Former world darts champion Richie Burnett has been banned for 18 months after testing positive for cocaine.
Welshman Burnett, 48, won the British Darts Organisation (BDO) title in 1995 but was removed from the 2015 PDC World Championship for "personal reasons".
It can now be revealed Burnett failed a drugs test and had an appeal against an 18-month ban, which runs from 3 November 2014 to 2 May 2016, dismissed.
He tested positive for cocaine at a PDC Grand Slam qualifier in Wigan.
Burnett, from the Rhondda Valley in South Wales, won the BDO World Masters in 1994 before claiming the world title the following year.
He has played on the PDC circuit for more than a decade and tested positive for the presence of benzoylecgonine, a metabolite of cocaine, following an in-competition test at Robin Parks Sports Centre in Wigan.
UK Anti-Doping (Ukad) said Burnett was suspended from all sports for 18 months, and an appeal against the ban had been rejected.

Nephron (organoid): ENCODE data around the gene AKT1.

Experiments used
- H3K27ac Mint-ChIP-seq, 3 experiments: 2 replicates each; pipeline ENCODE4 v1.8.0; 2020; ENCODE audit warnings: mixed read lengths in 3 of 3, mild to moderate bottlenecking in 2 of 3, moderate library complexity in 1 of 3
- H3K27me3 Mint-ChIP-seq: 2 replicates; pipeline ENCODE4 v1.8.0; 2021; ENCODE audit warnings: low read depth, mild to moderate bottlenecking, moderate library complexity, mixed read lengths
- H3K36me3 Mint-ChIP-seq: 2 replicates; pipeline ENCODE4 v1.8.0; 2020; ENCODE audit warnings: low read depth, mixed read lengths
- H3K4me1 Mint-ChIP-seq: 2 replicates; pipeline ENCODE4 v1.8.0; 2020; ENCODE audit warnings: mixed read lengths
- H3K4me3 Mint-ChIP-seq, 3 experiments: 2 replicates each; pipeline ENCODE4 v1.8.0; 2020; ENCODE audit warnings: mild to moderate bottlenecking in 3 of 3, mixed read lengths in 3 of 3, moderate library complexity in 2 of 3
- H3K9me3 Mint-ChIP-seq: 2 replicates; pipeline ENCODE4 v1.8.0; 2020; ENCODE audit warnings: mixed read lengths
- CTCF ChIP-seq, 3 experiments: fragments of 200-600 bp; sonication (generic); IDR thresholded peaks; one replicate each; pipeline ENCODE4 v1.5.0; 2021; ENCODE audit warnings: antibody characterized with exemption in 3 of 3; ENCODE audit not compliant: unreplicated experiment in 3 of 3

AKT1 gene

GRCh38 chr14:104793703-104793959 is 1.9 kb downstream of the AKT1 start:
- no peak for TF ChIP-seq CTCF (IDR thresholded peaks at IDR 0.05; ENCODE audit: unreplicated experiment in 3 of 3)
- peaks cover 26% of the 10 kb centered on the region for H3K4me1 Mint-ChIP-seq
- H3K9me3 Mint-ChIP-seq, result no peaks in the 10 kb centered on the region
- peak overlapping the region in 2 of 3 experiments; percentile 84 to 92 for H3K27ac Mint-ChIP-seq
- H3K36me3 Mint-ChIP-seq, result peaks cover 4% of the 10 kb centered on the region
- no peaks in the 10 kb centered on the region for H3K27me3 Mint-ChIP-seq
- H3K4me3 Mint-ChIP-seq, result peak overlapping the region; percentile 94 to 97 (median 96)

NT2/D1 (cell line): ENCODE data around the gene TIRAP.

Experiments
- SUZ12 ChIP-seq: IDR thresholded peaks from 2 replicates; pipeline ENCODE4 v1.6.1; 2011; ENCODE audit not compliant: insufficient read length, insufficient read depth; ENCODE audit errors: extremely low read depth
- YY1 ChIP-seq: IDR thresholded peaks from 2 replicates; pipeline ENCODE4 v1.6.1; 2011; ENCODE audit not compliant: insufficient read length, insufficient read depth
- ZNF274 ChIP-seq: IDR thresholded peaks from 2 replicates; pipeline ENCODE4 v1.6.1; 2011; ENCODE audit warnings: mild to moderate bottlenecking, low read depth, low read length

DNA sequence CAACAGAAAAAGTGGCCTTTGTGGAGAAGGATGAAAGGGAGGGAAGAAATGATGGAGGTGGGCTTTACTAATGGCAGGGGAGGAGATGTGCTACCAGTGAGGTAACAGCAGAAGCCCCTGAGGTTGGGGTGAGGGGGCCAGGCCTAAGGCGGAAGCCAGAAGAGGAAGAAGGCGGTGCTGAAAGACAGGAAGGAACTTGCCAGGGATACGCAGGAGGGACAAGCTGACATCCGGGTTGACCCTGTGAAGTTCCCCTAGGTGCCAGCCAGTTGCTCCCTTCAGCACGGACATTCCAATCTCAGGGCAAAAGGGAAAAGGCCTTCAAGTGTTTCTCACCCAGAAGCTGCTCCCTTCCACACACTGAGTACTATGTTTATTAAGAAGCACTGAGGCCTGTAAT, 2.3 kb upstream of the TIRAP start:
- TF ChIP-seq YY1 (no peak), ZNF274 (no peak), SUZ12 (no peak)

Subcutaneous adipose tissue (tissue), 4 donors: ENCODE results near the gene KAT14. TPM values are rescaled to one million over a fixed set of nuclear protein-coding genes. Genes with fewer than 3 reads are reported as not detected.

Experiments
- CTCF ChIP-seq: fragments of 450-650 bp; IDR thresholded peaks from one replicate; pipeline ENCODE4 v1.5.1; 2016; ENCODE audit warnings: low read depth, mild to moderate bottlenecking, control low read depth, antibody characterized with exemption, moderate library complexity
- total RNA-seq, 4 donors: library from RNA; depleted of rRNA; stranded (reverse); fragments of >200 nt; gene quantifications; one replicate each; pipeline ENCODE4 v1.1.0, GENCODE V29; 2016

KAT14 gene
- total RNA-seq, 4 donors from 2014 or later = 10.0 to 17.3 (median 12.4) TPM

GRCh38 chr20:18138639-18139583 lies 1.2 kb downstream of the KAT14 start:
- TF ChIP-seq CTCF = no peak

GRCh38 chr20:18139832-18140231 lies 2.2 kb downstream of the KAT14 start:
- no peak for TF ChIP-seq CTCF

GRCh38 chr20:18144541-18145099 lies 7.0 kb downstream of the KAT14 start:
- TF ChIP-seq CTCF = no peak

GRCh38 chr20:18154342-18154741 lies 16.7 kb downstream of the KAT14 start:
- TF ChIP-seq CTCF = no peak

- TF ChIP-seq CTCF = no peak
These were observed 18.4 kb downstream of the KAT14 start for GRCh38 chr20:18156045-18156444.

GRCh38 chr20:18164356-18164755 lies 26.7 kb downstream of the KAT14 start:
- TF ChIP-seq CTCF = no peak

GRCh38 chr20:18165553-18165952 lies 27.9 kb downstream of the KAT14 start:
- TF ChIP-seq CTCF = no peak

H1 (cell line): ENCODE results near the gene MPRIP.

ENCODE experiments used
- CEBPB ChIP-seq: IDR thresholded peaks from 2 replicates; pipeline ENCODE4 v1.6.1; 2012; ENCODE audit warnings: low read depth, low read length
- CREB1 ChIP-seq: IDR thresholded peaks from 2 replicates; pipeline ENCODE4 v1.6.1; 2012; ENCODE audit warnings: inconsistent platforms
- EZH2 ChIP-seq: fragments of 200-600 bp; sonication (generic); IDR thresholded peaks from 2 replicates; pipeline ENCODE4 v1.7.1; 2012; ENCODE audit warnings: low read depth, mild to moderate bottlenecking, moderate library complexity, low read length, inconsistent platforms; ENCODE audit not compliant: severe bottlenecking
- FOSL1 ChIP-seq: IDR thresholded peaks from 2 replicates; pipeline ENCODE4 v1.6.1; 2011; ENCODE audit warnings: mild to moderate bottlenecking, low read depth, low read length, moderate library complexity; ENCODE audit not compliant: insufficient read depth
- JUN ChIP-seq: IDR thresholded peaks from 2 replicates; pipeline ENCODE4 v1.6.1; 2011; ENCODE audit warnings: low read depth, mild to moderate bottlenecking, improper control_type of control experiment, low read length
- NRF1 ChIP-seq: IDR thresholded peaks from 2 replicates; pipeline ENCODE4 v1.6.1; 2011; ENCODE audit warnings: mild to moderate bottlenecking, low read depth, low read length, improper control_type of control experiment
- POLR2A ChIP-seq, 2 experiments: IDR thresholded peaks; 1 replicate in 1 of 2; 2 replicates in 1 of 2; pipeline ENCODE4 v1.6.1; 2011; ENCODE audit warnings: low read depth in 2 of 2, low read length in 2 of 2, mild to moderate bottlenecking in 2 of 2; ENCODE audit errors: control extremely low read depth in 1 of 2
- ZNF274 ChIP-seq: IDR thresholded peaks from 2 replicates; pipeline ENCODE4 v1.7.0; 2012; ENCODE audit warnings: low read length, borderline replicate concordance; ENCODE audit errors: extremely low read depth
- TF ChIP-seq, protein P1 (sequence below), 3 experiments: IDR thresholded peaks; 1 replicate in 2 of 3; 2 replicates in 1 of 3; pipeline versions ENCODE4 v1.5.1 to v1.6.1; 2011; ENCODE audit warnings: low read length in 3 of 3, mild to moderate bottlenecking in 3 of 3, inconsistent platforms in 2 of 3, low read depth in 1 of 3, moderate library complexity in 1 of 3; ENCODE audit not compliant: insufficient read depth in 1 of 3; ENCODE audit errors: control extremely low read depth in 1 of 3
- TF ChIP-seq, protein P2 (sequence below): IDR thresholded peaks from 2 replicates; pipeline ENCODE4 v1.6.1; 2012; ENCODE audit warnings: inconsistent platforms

Burnett would normally have received a two-year suspension, but this was reduced because of mitigating circumstances he offered to the anti-doping tribunal.
|Burnett's appeal against ban|
|June 2015: Burnett was told of ban. September 2015: Appeal heard, and later dismissed|
|Burnett said he was grateful the suspension had been reduced to 18 months, but argued the ban was effectively two years and two months because he would miss PDC qualifying in January, and be unable to compete and earn money until January 2017.|
"All athletes adhere to the principle of strict liability. No matter what the circumstances, they are solely responsible for any prohibited substance found in their system," said Ukad legal director Graham Arthur.
"This can be challenging for athletes, as the onus falls to them to prove how, and why, their sample tested positive, and to show there was no significant fault."
At his appeal, Burnett cited the recent case of Hull City footballer Jake Livermore, who was not banned by the Football Association after testing positive for cocaine following the death of his newborn child.
The exact details of mitigating circumstances in the darts player's case have not been made public, but the appeal panel ruled there were "clear differences" with Livermore's situation.